Ethiopia is one of Africa’s emerging economic powerhouses and has managed to put in great efforts in keeping its people happy. The country was ranked 10th in Africa by the World Happiness Report 2017. Many religions in the country were noted to peacefully co-exist and people on its streets shows how warmth the country is.Read More
"In accordance with policy on repayment of national assets taken illegally, Switzerland has agreed with Nigeria and the World Bank to return nearly US$321 for the benefit of the Nigerian people," the Swiss government said in a statement.
Military ruler Abacha, in power from 1993 until his death in 1998, is suspected to have embezzled $2.2 billion from Nigeria's central bank in what the United States has called "brazen acts of kleptocracy".
The Swiss statement said these funds were frozen in a legal procedure by Geneva's public prosecutor against Abba Abacha, Sani Abacha's son.
It said the return of the funds would be supported and supervised by the World Bank, adding that the move should "strengthen social security for the poorest Nigerians".
When the agreement was announced, Swiss Foreign Minister Didier Burkhalter had said the fight against corruption was "one of Switzerland's priorities".
Nigeria's President Muhammadu Buhari has led a purge of corruption since taking office in 2015, vowing to recover what he said were "mind-boggling" sums of money stolen over decades.
Lagos has been ranked the second cheapest city to live in the world by Emigrants. This makes it the cheapest city to live in Africa.
According to a of , the cost of living in the city has dropped significantly over the last year, hence improving the standard of living of expatriates working in Lagos. In addition, the collapse of the value of Naira against the dollar was identified as another factor that inspired the new ranking.
As a result, Lagos fell 16 places to 132nd on the World priciest cities index for 2017. Thus, joining the cities likein in in in in the bottom five cheapest cities in the world. [Pulse]
“Although Nigeria has been attracting significant interest and investment in recent years, the fall in global oil prices has driven a collapse in the value of the Nigerian naira, which pushed down relative pricing, despite strong local inflation,” the report highlighted.
“The relative cost of living in Lagos has more than halved since 2008, which might signal renewed interest from foreign investors, with price levels so low by international standards.“
Cost of living in metropolitan Asian cities was stated to be more expensive than other cities across the world. Cities in the region dominated the top five expensive cities in the ranking.was ranked the most expensive city in the world and was followed by .
Theis a survey conducted twice-yearly, and it samples opinion of more than 400 individual prices across 160 products and services that include food, rent, transport and recreational costs, among others.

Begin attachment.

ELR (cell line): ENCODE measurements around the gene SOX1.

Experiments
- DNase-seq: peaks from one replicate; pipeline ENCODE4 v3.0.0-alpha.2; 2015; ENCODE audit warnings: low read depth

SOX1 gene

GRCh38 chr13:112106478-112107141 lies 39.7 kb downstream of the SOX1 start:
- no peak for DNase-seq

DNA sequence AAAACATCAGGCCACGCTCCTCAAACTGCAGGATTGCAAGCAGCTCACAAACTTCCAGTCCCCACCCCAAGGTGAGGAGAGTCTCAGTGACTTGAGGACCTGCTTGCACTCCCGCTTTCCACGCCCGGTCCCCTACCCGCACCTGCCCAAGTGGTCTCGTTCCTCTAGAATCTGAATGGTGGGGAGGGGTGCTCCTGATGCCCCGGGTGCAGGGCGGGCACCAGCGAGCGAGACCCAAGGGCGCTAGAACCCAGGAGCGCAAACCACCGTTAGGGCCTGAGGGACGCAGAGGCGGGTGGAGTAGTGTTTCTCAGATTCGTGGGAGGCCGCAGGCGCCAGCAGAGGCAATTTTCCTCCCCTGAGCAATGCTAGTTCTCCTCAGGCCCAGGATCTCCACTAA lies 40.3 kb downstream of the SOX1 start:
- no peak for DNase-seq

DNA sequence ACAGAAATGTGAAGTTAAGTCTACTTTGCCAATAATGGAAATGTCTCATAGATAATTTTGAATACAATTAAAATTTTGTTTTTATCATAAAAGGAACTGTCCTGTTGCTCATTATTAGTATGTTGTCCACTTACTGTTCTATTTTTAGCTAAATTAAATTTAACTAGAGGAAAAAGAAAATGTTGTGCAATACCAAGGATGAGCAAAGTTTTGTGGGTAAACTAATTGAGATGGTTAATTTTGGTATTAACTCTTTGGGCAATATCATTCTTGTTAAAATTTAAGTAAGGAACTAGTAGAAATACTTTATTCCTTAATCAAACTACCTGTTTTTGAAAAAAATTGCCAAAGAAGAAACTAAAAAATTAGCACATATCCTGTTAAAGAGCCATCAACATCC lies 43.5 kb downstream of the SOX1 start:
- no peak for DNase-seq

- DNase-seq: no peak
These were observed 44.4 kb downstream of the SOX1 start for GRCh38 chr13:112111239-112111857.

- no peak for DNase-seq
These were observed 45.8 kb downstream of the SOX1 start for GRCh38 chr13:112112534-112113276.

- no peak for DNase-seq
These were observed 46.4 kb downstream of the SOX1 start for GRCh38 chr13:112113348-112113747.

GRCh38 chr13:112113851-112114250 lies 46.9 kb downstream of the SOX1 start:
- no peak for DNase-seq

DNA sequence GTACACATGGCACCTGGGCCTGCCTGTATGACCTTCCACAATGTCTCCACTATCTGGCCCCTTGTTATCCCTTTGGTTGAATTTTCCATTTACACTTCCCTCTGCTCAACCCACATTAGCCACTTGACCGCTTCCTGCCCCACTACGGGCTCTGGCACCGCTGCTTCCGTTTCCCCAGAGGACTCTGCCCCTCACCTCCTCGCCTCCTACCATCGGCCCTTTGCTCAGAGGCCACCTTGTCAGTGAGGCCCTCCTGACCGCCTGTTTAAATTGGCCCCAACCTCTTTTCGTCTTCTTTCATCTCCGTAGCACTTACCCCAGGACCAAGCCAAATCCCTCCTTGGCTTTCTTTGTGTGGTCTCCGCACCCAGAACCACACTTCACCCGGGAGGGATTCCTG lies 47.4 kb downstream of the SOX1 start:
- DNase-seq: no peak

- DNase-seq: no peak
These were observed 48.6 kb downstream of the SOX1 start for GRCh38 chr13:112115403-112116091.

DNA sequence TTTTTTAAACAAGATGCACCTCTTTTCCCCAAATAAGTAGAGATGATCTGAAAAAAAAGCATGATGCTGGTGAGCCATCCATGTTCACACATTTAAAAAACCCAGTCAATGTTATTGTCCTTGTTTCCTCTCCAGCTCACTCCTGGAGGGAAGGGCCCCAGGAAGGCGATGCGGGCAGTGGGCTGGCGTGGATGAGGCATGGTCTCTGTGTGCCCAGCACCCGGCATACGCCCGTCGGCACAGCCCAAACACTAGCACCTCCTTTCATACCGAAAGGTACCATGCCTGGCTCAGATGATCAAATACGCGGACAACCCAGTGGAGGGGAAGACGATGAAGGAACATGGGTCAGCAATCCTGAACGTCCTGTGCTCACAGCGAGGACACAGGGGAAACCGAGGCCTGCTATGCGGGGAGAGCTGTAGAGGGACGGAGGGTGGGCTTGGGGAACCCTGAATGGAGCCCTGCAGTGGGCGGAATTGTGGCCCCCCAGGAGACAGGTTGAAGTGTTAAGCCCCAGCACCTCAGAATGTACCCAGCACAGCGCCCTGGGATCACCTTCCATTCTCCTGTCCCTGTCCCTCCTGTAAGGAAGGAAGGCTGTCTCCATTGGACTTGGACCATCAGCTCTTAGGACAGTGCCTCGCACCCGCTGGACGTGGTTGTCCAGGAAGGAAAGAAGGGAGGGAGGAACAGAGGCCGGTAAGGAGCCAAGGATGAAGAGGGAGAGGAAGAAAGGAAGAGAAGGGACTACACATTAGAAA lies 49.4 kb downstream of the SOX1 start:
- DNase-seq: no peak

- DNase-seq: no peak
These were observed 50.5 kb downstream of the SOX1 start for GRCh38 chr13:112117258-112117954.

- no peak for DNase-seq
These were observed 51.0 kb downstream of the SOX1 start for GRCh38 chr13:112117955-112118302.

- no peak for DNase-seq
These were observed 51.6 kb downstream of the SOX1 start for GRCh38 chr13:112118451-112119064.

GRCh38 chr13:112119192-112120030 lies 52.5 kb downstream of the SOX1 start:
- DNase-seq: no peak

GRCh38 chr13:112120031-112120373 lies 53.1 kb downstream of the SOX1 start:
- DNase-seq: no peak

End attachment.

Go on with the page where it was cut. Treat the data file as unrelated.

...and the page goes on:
For native Nigerians however, living in Lagos is considered expensive. The case is different for expatriates working in the city as they earn in dollars,putting them in an advantageous position, and making life in the city relatively cheaper when compared with other major cities in Africa.
There is a high cost of infrastructure and access to social amenities in Lagos to all class of residents. This is because most of the needed public utilities are either absent or in poor condition. This situation cuts across education, health, public transport among others. The worst of them is the public electric power supply.
Expatriates are made to rely on private institutions which usually come at a great expense to foreign workers living in the city. For example, a standard private school offering British or American syllabi could cost as high as between $5000-$10000 per annum.
Other areas of high cost are transportation and relaxation or leisure activities. Commuting in the city is commonly via road transport, and most of the road networks are in bad shape while the city's traffic clog is legendary.
On an average, a resident of the city expends about N40,000 ($114)on transport within the city.
The Easterners are known for a lot of things, both good and bad... Same goes for every tribe, ethnic, country, continent and race. We taking them bit by bit, so here you have them, the 5 distinct things you can relate with Easterners.
The Easterners are people of perfection. They don’t always throw parties every day, but when there’s an event, there’s always a process, a way the event planner wants it to be, and a way everyone makes it be. It’s not about wedding event particularly, but any hangout, business deals, proposals, receipts, quotations, etc. Everything must be on point, especially if it’s a contract job.
They are everywhere:
There’s no place you can go, literally, physically, magically, by whatever means, that you wouldn’t meet someone from the East. I guess when history said they were descendants of Hebrews, this is what they meant. The easterners are great travelers. They are living in every part of Nigeria, in Africa and all over the world. Don’t be surprised if you ever meet an Easterner, living on an exotic cabin boat in the middle of the Atlantic Ocean.
When it comes to the love of money, they are still leading. While most believe in Business and Entrepreneurship, some believe in the quick roll in of cash. While some states have successfully kicked them off the pyramid of witchcraft & cultism (I am not calling any names. lol – I think they know themselves), ritual crafts are popular in the east. While some ritualists have seasons like Easter & Xmas, others are all weather ready to operate.